Broadband Rectifying Antenna Design for Low Power Applications
Rectifying antennas (rectennas) represent an emerging technology with incredible potential in the fields of power systems, control systems, and microwave energy recycling. In recent years, however, the majority of rectenna research has been focused on developing high power, single frequency space based power systems for transferring energy gathered in space to the earth's surface. To encourage expansion of rectenna research into other fields and applications, the thesis explores the flexibility of rectennas to handle low power situations where frequency and power levels are unknown.
The thesis presents an analytically designed planar square spiral antenna and a matched simple rectifying circuit designed around a set of developed threshold values. The antenna employs a novel feeding technique that allows for easy connection to an input coaxial line and removes the need for complex and large balancing networks present in traditional spiral antenna structures. Through computer modeling, the rectenna is determined to achieve greater than 60 percent rectification efficiency in a frequency range of 2 to 5 GHz.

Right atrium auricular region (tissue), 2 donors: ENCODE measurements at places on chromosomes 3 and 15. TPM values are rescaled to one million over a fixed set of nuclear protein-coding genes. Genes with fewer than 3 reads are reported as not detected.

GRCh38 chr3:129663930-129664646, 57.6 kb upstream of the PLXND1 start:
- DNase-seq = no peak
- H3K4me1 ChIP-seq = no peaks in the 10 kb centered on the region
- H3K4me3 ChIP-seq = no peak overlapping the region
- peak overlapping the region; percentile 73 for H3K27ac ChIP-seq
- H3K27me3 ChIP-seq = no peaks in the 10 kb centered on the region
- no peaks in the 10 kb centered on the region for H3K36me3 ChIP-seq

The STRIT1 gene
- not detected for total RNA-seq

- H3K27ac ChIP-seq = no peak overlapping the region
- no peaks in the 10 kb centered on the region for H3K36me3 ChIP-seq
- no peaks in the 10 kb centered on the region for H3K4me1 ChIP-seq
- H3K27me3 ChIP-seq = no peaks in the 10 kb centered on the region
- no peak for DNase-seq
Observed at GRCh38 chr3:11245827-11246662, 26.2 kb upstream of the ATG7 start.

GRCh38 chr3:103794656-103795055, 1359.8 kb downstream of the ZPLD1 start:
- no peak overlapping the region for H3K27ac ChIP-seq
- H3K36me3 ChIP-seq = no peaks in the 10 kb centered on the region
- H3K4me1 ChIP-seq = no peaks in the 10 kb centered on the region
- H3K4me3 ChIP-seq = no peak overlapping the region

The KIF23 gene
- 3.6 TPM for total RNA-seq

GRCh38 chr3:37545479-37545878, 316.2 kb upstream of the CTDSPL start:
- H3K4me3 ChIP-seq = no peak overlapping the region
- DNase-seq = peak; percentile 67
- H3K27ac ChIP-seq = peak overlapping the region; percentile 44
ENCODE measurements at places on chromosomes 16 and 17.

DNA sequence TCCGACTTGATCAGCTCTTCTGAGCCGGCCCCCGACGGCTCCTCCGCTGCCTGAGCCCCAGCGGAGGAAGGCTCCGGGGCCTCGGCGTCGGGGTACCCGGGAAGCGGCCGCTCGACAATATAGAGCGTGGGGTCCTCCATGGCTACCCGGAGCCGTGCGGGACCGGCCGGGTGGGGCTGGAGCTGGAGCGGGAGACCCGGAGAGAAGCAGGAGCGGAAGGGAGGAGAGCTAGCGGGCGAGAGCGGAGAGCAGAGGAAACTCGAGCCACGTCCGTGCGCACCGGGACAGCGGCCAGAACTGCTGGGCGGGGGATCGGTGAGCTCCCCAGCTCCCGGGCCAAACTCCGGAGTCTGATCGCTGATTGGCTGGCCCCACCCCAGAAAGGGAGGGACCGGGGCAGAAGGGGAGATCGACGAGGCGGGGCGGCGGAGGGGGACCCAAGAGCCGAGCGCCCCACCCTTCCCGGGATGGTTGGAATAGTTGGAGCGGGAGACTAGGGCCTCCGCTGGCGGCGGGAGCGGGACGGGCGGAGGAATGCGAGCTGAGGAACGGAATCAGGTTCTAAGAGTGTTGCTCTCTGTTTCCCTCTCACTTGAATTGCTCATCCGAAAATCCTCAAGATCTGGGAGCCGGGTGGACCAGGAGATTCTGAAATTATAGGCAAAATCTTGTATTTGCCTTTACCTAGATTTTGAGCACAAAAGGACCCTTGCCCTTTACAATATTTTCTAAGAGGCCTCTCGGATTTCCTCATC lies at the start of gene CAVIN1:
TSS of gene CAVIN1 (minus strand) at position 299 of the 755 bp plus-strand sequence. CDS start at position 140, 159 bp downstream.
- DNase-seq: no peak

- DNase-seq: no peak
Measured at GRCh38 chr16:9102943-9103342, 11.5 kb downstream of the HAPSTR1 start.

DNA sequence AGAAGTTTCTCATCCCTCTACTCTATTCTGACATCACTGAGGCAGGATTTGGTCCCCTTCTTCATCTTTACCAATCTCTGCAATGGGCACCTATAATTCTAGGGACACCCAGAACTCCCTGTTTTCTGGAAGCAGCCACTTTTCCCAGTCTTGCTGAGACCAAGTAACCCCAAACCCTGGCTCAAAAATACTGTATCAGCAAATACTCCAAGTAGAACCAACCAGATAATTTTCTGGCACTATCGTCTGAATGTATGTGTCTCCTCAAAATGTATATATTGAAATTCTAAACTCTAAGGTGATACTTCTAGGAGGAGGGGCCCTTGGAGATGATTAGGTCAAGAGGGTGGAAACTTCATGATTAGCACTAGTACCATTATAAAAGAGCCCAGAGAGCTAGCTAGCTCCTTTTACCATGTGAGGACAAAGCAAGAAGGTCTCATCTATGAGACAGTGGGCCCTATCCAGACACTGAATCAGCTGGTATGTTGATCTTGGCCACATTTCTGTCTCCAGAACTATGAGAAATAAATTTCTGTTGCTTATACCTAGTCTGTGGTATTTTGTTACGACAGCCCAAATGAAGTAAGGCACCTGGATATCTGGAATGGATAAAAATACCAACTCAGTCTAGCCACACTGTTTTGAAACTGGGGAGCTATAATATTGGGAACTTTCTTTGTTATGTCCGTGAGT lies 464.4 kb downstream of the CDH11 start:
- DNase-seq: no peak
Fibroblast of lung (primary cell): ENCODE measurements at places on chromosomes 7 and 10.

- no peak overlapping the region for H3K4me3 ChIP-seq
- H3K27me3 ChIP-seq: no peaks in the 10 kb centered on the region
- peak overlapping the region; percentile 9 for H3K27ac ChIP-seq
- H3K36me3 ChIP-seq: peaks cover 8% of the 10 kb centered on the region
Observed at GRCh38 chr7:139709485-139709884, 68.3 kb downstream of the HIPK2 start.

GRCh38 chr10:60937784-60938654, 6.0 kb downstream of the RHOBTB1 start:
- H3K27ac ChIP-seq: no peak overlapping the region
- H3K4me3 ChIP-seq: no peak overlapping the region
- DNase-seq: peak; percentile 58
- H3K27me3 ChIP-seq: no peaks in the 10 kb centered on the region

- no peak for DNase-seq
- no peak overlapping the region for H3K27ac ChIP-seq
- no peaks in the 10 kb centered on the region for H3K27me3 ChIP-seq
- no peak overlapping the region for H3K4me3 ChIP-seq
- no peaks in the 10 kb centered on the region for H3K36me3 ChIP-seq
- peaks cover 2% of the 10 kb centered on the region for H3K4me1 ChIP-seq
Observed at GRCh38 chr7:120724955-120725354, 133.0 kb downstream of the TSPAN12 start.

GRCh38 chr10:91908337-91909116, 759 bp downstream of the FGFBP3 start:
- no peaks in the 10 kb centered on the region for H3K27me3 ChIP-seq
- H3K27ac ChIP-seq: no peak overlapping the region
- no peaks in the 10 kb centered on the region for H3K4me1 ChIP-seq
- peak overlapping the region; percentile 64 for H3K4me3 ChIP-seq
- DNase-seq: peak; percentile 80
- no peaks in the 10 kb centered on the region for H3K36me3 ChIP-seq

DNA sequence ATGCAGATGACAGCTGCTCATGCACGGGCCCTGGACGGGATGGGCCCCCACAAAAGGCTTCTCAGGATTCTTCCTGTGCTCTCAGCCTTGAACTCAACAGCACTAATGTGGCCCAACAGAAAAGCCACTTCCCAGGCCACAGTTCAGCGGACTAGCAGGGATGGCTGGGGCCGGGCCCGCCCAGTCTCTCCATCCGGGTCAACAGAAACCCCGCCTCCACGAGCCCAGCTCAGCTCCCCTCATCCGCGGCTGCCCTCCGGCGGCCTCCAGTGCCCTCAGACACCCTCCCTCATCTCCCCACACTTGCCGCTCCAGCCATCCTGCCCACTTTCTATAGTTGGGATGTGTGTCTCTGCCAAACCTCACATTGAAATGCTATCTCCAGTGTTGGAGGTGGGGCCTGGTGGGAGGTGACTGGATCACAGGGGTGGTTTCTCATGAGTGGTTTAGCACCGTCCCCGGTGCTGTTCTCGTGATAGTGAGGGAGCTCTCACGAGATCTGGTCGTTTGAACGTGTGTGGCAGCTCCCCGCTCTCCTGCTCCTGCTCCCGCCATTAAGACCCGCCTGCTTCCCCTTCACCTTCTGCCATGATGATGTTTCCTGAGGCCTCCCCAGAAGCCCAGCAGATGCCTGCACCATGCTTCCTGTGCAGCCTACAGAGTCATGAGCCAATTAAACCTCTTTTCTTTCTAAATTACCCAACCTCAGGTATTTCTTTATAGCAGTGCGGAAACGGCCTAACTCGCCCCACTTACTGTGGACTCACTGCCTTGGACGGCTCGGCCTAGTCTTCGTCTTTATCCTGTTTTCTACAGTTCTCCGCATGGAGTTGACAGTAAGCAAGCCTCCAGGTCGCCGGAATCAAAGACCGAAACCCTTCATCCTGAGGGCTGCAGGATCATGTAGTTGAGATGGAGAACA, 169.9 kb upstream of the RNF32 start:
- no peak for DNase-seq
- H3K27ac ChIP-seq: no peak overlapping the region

This item is only available in print in the UCF Libraries. If this is your thesis or dissertation, you can help us make it available online for use by researchers around the world by downloading and filling out the Internet Distribution Consent Agreement. You may also contact the project coordinator Kerri Bottorff for more information.
Jones, W. Linwood
Bachelor of Science (B.S.)
College of Engineering and Computer Science
Dissertations, Academic -- Engineering; Engineering -- Dissertations, Academic; Antennas (Electronics) -- Design and construction; Microwaves; Wireless communication systems; Rectennas
Length of Campus-only Access
Honors in the Major Thesis
Ginn, James, "Broadband Rectifying Antenna Design for Low Power Applications" (2004). HIM 1990-2015. 430.